the midnight communique said the
Germans lost 2,000 men in a Russian
attack that resulted in the capture
of an enemy defense sector.
Twenty-five German tanks were
disabledror hit by the attackers while
prisoners were taken and war ma-
teriel captured in this thrust.
Sherman Tanks in Drive
American Sherman and British
Churchill tanks were reported spear-
heading the Red Army drive.
It was presumed that the midnight
bulletin's total of 2,000 Germans
killed, 61 tanks disabled and four
planes destroyed were in addition to
tabulations given in the earlier spe-
cial communique. This would boost
overall German losses in 12 days to
about 62,000 men, 3,242 tanks, and
1,766 planes.
In the Belgorod direction where
the earlier German offensive had
been smashed there were only "in-
tensive reconnaissance activities,"
the communique said.
The German radio said Marshal
Semeon Timoshenko was directing
the Russian attack which "is now
extended to the whole Orel bulge."
The broadcast by Transocean's mili-
tary correspondent, Capt. Ludwig
Sertorius, recorded 'by the Associated
Press, admitted that the Russians
had begun counterattacls in the sec-
tor south of Orel.
Senate Group Asks
For Drafting of Japs
WASHINGTON, July 16.-- -
The Senate Military Affairs Com-
mittee recommended today that Jap-
anese be drafted "in the same man-
ner" as other residents of the United
States.
In a report based on findings of a
subcommittee headed by Senator
Chandler (Dem.-Ky., the commit-
tee quoted Army spokesmen as say-
ing, "We would like to use these peo-
ple as soldiers," It also said the War
Department has satisfactory meth-
ods for "screening out the bad ones"

and that already more than 7,500
Japanese are in the Army.
Bus Drivers Ignore
'Return to Work' Plea

ARMY CATCHES UP:
Repertory Group Loses Three
Of Its Leading Men to Draft.

The Army has caught up with
Michigan Repertory Players of the
Department of Speech-they have
lost two of their leading men in the
last two weeks.
John Babington will give the last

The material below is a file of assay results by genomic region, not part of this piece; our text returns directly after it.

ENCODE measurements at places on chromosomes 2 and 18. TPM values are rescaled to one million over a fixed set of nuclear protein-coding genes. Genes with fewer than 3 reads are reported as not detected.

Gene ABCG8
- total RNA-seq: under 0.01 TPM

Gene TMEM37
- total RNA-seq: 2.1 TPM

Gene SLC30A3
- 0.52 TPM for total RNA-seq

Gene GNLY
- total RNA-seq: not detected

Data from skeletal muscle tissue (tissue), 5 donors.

performance of his University ca-
reer, at least for the duration, when
he appears in "Alice-Sit-by-the-
Fire" tonight at the Lydia Mendels-
sohn Theatre.
Next Tuesday he will be inducted
at Fort Custer for limited service in
the Army.
During his three years at the Uni-
versity, Babington has appeared in
a score of plays, including "Hay
Fever," "Sun Down," "Stage Door,"
"Hanrt of the City. Caste," and "The

way, Lillian Moeller, Opal Motter
and' Blanche Holpar.
Last week's leading man for "La-

Italian Writer Claims
Morale Is Not Weak
BERN, Switzerland, July 16.- (P)
-Informed circles in Rome hinted
tonight at unexpected political de-
velopments as the Fascist News
Agency, at a late hour, announced
the Roosevelt-Churchill appeal to
the Italian people to abandon the
struggle.
What these developments would
be was not suggested but a Swiss
telegraphic agency dispatch said
there was much discussion about
"non-military surprises." Foreign
observers believed it would involve
at least dome rearrangement of the
regime in an effort to bolster na-
tional morale.
A political writer for the Italian
News Agency Stefani, in an answer
to the Roosevelt-Churchill message,
declared, "Feeble morale doesn't ex-
ist," but that the people regretted
the lack of a greater quantity of

____________________________________________ ..x...